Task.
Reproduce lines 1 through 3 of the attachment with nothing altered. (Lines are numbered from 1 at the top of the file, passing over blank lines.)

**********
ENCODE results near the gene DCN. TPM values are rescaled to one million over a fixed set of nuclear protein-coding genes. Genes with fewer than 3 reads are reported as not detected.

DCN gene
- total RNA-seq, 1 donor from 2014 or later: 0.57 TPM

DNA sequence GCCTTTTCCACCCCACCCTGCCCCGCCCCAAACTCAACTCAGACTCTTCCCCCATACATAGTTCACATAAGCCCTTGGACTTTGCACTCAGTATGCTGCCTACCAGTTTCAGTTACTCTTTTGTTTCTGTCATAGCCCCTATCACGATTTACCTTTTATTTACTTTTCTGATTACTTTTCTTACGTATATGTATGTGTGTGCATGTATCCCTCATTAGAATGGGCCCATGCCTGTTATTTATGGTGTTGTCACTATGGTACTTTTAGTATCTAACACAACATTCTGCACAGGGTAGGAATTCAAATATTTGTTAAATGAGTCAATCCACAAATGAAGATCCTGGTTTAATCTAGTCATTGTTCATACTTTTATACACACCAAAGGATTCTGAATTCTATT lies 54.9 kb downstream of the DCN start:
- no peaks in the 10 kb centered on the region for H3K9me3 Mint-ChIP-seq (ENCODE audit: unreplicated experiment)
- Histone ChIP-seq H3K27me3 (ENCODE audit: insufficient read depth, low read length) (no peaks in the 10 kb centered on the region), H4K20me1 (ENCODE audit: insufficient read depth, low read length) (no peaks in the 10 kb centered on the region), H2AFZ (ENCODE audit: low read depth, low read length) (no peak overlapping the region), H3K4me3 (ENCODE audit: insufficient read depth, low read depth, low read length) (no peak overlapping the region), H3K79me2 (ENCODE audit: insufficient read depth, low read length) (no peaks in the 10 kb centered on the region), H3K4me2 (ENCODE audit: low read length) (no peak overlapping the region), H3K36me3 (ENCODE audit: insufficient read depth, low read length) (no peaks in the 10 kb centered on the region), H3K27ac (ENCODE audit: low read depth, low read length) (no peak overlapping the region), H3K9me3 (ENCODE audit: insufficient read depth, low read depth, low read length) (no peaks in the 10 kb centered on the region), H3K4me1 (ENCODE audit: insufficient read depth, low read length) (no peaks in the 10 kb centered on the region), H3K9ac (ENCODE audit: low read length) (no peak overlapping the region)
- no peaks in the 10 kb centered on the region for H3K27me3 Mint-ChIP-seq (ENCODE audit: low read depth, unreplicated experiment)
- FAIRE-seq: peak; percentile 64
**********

ENCODE results near the gene DCN. TPM values are rescaled to one million over a fixed set of nuclear protein-coding genes. Genes with fewer than 3 reads are reported as not detected.

DCN gene
- total RNA-seq, 1 donor from 2014 or later: 0.57 TPM